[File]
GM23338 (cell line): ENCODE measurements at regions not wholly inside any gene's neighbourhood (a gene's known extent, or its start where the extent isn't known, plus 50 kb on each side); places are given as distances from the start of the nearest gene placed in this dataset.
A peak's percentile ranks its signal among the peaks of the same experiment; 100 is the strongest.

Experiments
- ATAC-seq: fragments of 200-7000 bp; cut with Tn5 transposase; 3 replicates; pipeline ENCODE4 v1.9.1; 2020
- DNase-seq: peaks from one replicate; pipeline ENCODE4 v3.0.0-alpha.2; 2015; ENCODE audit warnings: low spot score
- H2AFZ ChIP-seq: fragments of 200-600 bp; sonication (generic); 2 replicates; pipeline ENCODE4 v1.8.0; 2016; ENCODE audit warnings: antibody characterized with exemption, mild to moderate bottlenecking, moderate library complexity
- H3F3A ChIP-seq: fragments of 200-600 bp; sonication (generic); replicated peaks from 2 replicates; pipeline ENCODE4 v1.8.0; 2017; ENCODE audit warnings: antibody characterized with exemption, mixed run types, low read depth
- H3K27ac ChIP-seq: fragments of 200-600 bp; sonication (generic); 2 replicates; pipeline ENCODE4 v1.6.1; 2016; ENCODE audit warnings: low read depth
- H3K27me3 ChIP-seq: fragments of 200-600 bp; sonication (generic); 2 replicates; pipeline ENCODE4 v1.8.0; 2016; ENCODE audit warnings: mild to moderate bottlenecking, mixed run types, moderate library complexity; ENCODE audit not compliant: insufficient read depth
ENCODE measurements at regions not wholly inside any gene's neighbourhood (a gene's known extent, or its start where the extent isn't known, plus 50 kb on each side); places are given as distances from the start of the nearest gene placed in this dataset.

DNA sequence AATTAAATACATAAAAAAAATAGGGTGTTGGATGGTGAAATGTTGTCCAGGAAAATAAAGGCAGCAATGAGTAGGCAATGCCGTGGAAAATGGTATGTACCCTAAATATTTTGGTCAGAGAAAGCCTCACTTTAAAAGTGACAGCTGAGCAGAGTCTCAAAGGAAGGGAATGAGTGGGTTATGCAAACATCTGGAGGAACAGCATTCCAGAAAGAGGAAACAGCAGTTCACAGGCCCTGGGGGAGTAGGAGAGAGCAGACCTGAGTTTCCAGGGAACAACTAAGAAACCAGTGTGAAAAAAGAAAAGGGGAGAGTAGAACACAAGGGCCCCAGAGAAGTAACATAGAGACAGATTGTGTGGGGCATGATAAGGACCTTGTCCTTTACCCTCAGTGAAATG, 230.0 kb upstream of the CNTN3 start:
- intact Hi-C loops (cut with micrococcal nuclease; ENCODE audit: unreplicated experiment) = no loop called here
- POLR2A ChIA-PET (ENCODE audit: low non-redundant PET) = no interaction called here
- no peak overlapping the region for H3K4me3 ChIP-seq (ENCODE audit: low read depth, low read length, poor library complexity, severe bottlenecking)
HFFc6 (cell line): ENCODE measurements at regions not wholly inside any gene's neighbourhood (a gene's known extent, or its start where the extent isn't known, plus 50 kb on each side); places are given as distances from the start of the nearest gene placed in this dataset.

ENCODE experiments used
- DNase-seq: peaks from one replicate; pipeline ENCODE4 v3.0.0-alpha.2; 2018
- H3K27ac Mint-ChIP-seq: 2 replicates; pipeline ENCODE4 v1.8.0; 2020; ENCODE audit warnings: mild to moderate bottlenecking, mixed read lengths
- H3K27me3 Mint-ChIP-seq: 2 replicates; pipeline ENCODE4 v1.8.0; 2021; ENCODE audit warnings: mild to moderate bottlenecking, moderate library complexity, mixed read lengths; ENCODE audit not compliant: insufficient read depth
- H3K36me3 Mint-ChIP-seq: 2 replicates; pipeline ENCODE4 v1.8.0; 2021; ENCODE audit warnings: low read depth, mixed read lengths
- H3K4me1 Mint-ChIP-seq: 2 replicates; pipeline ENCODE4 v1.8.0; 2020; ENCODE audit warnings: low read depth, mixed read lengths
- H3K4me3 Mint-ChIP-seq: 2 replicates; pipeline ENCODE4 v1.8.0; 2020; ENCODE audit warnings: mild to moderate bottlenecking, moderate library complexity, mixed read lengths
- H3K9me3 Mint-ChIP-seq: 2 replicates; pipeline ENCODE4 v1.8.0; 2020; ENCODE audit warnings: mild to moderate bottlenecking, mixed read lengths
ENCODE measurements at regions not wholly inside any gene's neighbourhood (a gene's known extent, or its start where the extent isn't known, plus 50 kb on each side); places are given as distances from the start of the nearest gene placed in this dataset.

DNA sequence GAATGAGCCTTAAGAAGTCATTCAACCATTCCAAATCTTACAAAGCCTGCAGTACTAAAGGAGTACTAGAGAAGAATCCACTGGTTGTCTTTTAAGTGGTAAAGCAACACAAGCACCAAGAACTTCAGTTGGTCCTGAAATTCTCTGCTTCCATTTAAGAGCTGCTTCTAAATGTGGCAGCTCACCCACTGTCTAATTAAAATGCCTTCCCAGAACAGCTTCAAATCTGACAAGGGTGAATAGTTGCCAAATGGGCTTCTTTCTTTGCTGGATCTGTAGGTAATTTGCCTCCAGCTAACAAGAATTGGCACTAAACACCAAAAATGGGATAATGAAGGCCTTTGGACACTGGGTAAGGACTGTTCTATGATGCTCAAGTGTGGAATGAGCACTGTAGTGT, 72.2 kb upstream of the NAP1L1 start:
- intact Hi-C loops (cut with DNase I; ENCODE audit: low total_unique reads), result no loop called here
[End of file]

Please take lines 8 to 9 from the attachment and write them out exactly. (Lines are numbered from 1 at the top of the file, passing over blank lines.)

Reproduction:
- H3K27ac ChIP-seq: fragments of 200-600 bp; sonication (generic); 2 replicates; pipeline ENCODE4 v1.6.1; 2016; ENCODE audit warnings: low read depth
- H3K27me3 ChIP-seq: fragments of 200-600 bp; sonication (generic); 2 replicates; pipeline ENCODE4 v1.8.0; 2016; ENCODE audit warnings: mild to moderate bottlenecking, mixed run types, moderate library complexity; ENCODE audit not compliant: insufficient read depth